70-kDa Heat Shock Protein Downregulates Dynamin in Experimental Stroke
A New Therapeutic Target?
Background and Purpose—The 70-kDa heat shock protein (Hsp70) protects brain cells in models of cerebral ischemia. Proteomic screening of mice subjected to middle cerebral artery occlusion identified dynamin as a major downregulated protein in Hsp70-overexpressing mice (Hsp70 transgenic mice). Dynamin-1 is expressed in neurons and participates in neurotransmission, but also transports the death receptor Fas to the cell surface, where it can be bound by its ligand and lead to apoptosis.
Methods—Mice were subjected to distal middle cerebral artery occlusion. Neuro-2a cells were subjected to oxygen glucose deprivation. Hsp70 transgenic and Hsp70-deficient (Hsp70 knockout) mice were compared with wild-type mice for histological and behavioral outcomes. Some mice and neuro-2a cell cultures were given dynasore, a dynamin inhibitor.
Results—Hsp70 transgenic mice had better outcomes, whereas Hsp70 knockout mice had worse outcomes compared with wild-type mice. This correlated with decreased and increased dynamin expression, respectively. Dynamin colocalized to neurons and Fas, with higher Fas levels and increased caspase-8 expression. Hsp70 induction in neuro-2a cells was protected from oxygen glucose deprivation, while downregulating dynamin and Fas expression. Further, dynamin inhibition was found to be neuroprotective.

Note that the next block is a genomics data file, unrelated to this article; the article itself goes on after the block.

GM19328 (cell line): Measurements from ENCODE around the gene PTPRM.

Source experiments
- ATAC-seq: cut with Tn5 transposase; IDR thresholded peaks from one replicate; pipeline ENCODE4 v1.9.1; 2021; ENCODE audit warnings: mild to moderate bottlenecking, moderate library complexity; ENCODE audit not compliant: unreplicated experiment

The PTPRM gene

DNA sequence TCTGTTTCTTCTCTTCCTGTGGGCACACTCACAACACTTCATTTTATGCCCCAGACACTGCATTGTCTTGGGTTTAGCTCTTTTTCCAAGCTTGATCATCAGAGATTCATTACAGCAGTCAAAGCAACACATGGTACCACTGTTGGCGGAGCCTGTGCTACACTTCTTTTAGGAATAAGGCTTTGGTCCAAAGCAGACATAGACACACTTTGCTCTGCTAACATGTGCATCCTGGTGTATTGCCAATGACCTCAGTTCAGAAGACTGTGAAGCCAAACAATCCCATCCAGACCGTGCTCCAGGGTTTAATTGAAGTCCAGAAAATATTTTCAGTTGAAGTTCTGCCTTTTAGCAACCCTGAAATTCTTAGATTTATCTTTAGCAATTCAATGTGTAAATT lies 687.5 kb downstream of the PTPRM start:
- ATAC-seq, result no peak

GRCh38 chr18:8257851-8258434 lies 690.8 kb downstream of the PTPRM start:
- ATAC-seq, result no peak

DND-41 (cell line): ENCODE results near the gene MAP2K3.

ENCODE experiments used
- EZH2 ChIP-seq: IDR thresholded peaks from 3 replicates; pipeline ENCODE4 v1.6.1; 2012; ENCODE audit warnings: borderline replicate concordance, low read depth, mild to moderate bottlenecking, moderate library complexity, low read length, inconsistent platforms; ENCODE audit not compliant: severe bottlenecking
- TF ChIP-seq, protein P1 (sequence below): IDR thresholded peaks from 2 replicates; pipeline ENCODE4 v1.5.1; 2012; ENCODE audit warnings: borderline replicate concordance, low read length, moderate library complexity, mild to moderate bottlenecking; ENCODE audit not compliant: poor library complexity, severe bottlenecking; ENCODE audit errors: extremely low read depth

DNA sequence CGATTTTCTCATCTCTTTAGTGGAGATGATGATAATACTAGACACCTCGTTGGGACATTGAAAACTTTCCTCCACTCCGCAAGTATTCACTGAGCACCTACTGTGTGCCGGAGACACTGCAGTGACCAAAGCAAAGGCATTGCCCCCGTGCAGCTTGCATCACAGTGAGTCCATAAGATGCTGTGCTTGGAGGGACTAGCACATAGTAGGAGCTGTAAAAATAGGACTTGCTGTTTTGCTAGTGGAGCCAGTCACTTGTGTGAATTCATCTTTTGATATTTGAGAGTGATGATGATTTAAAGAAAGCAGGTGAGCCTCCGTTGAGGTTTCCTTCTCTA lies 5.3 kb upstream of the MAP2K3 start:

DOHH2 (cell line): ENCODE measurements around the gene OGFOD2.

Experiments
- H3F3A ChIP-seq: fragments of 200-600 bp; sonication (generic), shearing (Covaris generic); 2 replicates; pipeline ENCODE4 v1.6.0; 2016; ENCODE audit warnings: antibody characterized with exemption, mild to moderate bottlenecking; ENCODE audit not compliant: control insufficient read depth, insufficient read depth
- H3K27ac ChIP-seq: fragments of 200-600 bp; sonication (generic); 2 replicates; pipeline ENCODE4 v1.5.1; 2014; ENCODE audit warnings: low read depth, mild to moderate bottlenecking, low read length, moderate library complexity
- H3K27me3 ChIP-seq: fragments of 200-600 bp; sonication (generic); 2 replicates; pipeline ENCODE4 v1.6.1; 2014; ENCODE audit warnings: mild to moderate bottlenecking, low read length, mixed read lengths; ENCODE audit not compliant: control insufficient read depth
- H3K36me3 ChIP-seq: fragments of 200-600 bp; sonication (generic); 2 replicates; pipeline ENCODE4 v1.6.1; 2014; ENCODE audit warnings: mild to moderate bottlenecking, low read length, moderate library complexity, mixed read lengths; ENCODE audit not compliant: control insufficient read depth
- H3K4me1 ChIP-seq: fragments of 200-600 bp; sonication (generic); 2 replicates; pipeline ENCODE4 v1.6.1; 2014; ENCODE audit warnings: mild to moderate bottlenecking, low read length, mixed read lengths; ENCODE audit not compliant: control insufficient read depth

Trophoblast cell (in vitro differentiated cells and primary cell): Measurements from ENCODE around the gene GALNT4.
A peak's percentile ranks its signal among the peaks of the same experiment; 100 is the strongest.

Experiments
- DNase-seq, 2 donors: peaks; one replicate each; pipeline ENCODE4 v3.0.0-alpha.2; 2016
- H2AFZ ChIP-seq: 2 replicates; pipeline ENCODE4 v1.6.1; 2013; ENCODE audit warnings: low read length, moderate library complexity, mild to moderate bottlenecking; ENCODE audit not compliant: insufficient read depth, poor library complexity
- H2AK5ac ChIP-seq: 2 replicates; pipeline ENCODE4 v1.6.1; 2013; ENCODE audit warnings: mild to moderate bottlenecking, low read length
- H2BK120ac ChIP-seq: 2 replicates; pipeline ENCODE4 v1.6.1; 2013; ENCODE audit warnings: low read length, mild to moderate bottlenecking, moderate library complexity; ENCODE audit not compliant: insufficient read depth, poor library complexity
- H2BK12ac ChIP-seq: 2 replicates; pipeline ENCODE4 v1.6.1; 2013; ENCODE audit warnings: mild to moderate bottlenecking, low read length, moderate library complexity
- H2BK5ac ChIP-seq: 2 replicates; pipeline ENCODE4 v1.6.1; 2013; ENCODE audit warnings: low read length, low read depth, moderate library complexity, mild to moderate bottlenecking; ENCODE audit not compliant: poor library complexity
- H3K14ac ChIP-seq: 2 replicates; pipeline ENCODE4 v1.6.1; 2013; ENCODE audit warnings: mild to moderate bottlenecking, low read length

Conclusions—Dynamin may facilitate Fas-mediated apoptotic death in the brain, and Hsp70 may protect by preventing this trafficking. Dynamin should be explored as a new therapeutic target for neuroprotection.
The 70-kDa inducible heat shock protein (Hsp70) is known to protect the brain from stressful stimuli, including stroke. Hsp70 also interferes with cell death pathways, such as apoptosis. Precise protective mechanisms are many, and protection by Hsp70 might lead to the identification of new therapeutic targets.1 To this end, we applied a proteomic approach to mice overexpressing Hsp70 (Hsp70 transgenic [Hsp70Tg]) subjected to experimental stroke and compared protein expression patterns to that of similarly injured wild-type (WT) mice. The result of this analysis showed marked reduction of dynamin in the brains of Hsp70Tg mice (Figure I and Table in the online-only Data Supplement).